An Interview with Stephen James, co-author of Does This Dress Make Me Look Fat?

Q. When I was in grad school and hoping to become a famous counselor like Gary Smalley, or maybe even Paul Tournier (!) we talked a lot about theories of human nature as well as therapeutic schools. It was an evangelical seminary, so naturally we were interacting with Scripture along the way. I ended up in a psychodynamic camp because it seemed to me to have the best hope of integrating research findings with biblical data. Tell us about the school or schools of psychology and therapeutic practice that most inform your work and help you make sense of the creational world of relationships.

S: Professionally, I wear so many hats. Pastor/Spiritual Director, Writer, Speaker, Counselor. All of these blend and morph into looking like different things. But I think at the core, whether I’m in my private practice as a therapist or I’m outlining a book, I try and be mindful of and present in my own theological and philosophical and theoretical values.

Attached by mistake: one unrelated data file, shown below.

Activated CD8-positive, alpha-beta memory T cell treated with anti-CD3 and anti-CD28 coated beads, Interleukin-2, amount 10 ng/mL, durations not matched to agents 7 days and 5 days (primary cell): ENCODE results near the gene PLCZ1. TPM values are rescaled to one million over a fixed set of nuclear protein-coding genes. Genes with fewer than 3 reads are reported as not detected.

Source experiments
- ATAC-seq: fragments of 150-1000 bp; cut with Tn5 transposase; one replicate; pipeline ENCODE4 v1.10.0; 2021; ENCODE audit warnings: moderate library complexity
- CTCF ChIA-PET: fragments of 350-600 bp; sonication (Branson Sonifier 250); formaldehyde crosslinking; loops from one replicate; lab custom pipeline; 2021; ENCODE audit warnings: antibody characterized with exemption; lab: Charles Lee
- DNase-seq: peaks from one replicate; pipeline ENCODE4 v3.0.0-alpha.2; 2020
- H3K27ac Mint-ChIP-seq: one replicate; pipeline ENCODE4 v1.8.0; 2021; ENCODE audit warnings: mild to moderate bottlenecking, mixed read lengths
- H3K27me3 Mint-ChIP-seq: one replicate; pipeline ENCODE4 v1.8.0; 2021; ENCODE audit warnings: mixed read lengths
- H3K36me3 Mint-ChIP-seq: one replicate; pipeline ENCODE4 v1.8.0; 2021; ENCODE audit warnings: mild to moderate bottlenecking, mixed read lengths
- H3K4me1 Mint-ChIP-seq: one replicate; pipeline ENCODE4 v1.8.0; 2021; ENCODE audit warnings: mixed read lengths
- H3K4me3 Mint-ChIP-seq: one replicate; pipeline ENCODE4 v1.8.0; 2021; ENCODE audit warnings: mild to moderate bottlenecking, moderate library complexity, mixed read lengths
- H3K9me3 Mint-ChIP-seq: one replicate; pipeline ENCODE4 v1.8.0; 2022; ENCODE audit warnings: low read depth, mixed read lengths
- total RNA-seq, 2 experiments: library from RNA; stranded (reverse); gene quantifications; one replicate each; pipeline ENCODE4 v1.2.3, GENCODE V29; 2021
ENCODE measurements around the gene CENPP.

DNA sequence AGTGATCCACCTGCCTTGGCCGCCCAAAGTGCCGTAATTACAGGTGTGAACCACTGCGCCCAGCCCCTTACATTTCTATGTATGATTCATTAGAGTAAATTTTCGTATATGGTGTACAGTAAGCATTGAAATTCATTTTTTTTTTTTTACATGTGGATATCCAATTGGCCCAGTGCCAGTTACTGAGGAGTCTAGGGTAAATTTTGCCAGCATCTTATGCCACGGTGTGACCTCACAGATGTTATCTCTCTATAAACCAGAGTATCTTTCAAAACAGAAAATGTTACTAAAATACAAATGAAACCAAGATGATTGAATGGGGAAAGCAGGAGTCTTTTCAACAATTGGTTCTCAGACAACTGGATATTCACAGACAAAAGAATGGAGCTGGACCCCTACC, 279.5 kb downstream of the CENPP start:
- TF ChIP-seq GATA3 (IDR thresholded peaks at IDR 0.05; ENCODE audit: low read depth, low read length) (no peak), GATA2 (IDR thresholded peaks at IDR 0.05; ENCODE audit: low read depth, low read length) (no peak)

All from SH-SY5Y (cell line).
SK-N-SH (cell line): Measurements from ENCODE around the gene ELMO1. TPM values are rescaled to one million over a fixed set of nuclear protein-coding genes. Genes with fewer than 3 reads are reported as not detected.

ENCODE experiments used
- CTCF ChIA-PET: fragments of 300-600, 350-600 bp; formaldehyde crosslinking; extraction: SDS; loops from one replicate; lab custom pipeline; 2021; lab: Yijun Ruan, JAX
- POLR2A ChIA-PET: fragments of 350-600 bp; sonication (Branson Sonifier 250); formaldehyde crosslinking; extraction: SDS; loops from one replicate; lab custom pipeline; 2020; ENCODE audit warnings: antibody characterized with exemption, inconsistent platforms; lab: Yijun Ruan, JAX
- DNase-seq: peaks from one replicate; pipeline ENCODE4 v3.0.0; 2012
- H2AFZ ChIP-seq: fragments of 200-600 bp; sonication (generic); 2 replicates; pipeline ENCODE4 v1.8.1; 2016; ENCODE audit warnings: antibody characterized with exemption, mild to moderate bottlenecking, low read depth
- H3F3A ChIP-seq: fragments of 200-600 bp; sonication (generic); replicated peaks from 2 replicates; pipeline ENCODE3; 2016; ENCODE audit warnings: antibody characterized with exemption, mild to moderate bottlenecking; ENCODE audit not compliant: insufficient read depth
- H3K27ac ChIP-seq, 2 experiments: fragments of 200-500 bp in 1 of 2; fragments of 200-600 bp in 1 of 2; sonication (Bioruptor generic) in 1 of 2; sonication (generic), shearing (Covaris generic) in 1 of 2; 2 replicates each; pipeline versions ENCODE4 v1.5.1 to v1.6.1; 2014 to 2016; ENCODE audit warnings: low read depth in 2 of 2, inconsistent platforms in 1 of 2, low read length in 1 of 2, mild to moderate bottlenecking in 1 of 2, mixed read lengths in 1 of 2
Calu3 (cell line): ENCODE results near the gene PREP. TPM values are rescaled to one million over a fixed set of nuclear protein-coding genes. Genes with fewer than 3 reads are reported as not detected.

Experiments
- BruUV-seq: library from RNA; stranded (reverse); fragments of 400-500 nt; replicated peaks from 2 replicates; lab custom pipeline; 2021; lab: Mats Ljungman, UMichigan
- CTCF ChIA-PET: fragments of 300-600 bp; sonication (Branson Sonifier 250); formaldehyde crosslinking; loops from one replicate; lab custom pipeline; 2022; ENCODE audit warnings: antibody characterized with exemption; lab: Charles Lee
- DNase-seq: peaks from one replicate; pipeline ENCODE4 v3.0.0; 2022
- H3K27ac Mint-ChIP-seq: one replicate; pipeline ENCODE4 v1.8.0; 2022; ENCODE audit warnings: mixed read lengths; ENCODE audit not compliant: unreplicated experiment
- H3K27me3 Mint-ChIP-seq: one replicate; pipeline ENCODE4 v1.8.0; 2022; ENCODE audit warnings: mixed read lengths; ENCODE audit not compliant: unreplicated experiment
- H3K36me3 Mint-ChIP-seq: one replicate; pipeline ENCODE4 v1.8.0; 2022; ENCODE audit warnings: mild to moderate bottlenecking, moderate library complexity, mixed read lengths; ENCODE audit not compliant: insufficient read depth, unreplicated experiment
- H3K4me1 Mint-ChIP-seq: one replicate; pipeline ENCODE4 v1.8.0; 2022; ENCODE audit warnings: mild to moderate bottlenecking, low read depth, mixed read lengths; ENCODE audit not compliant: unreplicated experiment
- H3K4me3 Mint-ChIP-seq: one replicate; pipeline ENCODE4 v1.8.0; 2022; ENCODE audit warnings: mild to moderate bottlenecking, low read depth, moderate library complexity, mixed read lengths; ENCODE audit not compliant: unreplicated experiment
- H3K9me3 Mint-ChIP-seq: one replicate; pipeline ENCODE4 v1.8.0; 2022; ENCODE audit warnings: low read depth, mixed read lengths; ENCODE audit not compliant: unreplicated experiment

Christianity is the core of how I understand life, others, God, and myself. I am clear with all of my clients that the foundation of all of who I am and who I endeavor to become rests in who I know Christ to be. This Christian worldview really shapes how I practice the art of therapy. Central to my work as a counselor is that we are image bears of God separated from our creator, each other, and ourselves by the effects of sin (both our own and others). The work of God is reconciliation of us to him and each other through the death and resurrection of Jesus.

Philosophically I rely deeply on Kierkegaard and Christian existentialism. Helping others live in the both/and and come to accept their own ambivalence is a lot of the work I do. Life is fundamentally paradoxical (the greatest paradox being the God-man Christ). Helping others to the edge of their emotional, psychological, and spiritual cliffs and waiting with them and helping them to decide if they will take the leap or not—this is the relief that therapy brings. The paradoxes abound:

  • · personal responsibly and God’s sovereignty,
  • · life’s tragedy and God’s love
  • · past, present, and future
  • · our profound individual dignity and depravity
  • · good and evil
  • · head and heart

For many of us, these are the leaps we must make if we are live authentically with freedom, intimacy, and love While like other contemporary counselors I borrow and integrate from many ways of understanding and helping people (family systems, biology, post-Freudian psychoanalysis), therapeutically, I borrow most heavily from two schools; 1) psychodynamic and 2) narrative.